Inspired by the ecological philosophy of Holmes Rolston Ⅲ, this paper argues that there exists a strong correlation between Rolston's conception of wilderness and his living landscapes of America. Besides this, his wilderness philosophy also shows a close link with the ecological thinking of Hebrew culture within Christianity. Thus, no matter whether from the American wilderness philosophy or wilderness in the Hebrew culture of Christianity, Rolston eloquently develops his ecological thinking related to the localities he is close to. It is also worth noting that these different localities in his wilderness philosophy come together as a global ecological concern based on Christianity. His achievement by bringing the local into a global concern from an ecological philosophical perspective indicates the relation between the local and the global is dialectical rather than opposed. A good example is from the tradition of British natural history which provides local knowledge with strong sense of place, but then becomes a strong base for later development of ecological science that claims a global perspective. In a similar vein, this paper argues that Rolston's ecological philosophy also provides a good case to show that local ecological knowledge like the conceptions of wilderness in American and Hebrew cultures can provide rich contextual sources for reflecting on the universal doctrine within Christianity. Vice versa, some global ecological perspectives like the ”caring for the earth” metaphor shown by Christianity can also act as a framework for seeking the commonality of the different forms of local knowledge.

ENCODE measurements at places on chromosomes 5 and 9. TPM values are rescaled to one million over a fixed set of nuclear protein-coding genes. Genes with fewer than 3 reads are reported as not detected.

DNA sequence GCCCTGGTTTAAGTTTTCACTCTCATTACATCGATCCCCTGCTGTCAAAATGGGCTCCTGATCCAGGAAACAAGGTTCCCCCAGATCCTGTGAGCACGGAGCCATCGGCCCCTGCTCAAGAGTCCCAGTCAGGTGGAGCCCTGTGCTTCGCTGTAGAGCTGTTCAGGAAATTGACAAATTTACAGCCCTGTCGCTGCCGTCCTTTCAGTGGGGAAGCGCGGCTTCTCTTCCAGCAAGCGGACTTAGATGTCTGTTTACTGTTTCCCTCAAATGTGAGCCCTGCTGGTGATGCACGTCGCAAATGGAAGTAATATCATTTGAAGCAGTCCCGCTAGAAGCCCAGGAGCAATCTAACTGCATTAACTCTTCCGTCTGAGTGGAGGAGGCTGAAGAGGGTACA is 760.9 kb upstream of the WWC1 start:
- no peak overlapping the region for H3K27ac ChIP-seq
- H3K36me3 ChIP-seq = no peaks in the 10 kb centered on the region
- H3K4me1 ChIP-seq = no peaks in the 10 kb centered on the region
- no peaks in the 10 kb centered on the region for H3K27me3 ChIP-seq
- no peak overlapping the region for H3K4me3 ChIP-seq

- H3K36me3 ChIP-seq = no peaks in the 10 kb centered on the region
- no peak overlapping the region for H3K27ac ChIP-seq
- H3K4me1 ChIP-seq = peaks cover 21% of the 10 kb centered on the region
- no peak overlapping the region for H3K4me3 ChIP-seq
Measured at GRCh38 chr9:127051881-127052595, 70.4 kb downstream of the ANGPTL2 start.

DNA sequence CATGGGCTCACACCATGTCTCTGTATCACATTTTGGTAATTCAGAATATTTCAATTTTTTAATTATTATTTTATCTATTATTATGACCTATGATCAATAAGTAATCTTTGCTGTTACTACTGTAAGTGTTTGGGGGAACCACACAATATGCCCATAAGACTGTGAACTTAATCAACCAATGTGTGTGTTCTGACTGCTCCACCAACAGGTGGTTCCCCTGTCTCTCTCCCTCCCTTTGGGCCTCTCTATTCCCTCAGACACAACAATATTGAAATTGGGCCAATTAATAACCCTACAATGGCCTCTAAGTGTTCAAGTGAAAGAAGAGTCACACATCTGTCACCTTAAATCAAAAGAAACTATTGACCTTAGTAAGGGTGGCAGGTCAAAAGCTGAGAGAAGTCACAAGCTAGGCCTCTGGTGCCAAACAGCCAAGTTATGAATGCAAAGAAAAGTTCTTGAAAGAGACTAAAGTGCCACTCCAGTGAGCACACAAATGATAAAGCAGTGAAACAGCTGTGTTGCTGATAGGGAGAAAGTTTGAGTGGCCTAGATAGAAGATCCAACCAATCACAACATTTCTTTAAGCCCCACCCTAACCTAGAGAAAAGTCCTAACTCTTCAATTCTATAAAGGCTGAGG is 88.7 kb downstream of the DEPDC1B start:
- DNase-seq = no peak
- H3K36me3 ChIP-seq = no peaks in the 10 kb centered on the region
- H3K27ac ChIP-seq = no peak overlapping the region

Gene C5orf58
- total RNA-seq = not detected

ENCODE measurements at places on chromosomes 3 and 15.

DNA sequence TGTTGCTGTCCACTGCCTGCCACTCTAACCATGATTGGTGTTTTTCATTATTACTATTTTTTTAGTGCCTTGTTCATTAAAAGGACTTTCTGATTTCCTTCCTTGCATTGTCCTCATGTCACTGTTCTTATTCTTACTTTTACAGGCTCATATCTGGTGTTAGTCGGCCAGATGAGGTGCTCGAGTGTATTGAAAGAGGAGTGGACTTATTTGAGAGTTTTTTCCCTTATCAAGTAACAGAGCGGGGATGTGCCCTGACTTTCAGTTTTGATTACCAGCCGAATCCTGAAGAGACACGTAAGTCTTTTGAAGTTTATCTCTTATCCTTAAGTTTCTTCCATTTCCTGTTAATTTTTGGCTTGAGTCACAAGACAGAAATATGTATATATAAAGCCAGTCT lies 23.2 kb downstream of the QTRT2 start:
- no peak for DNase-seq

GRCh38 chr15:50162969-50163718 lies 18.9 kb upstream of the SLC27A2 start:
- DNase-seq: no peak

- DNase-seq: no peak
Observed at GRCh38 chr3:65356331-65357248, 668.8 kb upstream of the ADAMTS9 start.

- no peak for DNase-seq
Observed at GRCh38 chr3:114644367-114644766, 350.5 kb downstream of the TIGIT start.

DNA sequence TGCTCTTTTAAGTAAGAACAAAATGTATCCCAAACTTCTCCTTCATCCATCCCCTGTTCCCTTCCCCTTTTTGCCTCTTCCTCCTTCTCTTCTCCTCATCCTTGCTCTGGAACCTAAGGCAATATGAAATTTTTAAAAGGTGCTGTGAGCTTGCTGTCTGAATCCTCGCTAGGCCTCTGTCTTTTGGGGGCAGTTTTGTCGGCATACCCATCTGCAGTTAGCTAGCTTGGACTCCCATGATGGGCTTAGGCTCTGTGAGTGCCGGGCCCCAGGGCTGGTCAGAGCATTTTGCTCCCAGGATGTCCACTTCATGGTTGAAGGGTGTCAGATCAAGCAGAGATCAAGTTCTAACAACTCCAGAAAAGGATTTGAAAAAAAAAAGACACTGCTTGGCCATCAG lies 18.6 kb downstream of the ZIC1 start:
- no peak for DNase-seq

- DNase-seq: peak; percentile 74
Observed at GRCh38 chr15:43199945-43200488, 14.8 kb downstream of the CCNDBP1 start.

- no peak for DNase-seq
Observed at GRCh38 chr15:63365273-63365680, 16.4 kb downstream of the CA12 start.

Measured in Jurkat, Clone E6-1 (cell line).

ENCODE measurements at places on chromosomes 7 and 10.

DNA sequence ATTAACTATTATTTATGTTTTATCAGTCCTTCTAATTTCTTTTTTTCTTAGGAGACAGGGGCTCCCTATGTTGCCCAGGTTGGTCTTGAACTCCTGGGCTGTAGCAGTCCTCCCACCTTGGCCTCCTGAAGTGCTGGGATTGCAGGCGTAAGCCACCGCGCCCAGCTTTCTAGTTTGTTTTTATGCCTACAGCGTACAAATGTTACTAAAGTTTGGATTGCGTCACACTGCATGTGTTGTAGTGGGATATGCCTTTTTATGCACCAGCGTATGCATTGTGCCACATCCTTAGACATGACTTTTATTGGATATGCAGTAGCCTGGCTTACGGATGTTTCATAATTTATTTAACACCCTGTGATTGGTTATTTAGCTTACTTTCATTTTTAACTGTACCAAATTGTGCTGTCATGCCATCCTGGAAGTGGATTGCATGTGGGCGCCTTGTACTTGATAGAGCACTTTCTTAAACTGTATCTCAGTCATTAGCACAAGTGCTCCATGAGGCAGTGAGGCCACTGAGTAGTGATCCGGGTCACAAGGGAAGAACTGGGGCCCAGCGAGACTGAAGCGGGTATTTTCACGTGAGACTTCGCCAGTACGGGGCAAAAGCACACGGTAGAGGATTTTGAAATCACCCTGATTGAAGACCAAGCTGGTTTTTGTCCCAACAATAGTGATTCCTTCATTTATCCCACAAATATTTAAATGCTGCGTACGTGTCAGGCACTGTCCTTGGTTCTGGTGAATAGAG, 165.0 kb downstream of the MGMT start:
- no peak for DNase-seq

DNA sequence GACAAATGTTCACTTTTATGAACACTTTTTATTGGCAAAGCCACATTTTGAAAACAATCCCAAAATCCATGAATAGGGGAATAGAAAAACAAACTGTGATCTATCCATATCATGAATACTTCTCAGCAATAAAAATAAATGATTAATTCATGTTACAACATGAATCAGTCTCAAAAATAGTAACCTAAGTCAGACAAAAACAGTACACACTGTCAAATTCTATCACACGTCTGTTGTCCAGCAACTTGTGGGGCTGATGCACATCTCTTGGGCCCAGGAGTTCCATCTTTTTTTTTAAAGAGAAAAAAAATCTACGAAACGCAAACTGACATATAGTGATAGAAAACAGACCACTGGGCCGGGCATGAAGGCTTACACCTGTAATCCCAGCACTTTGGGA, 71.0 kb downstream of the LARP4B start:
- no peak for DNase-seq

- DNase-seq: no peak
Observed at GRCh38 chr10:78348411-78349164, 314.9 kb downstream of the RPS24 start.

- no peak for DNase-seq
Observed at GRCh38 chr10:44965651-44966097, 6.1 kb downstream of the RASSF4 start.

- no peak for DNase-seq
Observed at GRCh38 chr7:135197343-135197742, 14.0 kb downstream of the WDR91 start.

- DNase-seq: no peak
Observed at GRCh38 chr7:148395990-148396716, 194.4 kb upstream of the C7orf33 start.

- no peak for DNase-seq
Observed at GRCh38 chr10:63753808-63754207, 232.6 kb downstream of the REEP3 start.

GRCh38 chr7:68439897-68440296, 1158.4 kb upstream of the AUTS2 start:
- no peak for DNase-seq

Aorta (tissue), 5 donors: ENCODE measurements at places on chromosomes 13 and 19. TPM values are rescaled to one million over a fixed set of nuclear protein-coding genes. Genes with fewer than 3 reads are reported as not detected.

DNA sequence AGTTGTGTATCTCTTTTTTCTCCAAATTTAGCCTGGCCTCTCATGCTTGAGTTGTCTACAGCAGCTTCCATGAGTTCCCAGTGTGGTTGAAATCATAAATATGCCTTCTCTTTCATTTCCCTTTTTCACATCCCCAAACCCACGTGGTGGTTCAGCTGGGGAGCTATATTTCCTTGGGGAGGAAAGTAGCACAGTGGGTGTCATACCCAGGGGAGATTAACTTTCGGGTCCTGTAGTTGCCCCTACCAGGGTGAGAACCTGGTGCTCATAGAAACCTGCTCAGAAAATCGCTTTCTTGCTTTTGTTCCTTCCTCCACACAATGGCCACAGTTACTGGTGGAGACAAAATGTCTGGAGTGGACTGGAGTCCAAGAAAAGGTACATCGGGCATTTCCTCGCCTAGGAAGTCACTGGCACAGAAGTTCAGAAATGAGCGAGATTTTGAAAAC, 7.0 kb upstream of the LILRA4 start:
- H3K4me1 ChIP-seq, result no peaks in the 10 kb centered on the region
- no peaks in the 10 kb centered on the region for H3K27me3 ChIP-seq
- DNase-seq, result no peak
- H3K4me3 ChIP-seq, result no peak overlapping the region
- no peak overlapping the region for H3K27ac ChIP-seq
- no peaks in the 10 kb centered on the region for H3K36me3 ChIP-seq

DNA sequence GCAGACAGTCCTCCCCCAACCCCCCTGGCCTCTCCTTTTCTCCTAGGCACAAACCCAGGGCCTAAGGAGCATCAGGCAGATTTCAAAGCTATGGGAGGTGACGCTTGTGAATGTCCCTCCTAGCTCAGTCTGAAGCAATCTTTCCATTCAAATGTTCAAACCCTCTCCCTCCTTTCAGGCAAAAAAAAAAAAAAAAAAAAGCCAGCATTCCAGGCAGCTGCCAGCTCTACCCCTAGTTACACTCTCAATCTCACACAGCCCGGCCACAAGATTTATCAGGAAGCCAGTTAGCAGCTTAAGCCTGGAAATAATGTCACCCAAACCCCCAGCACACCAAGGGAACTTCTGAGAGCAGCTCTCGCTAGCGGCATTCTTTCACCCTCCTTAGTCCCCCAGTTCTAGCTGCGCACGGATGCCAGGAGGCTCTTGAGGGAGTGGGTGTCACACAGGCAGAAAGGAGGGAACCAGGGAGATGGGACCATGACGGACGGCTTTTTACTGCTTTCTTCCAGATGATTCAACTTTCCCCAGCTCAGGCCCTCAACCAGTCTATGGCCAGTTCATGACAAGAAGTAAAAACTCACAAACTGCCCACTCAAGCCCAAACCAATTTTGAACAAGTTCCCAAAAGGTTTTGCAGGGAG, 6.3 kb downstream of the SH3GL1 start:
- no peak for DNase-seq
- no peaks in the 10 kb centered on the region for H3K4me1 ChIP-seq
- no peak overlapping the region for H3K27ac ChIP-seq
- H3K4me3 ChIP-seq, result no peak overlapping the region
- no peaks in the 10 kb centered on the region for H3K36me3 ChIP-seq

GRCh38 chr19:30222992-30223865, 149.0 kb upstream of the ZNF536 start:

|Translated title of the contribution||Christian Ecological Belief and Indigenous Ecological Knowledge: Holmes Rolston Ⅲ's Ecological Philosophy on Wilderness|
|Original language||Traditional Chinese|
|Number of pages||24|
|Publication status||Published - 2011|
- indigenous ecological knowledge
- ecological philosophy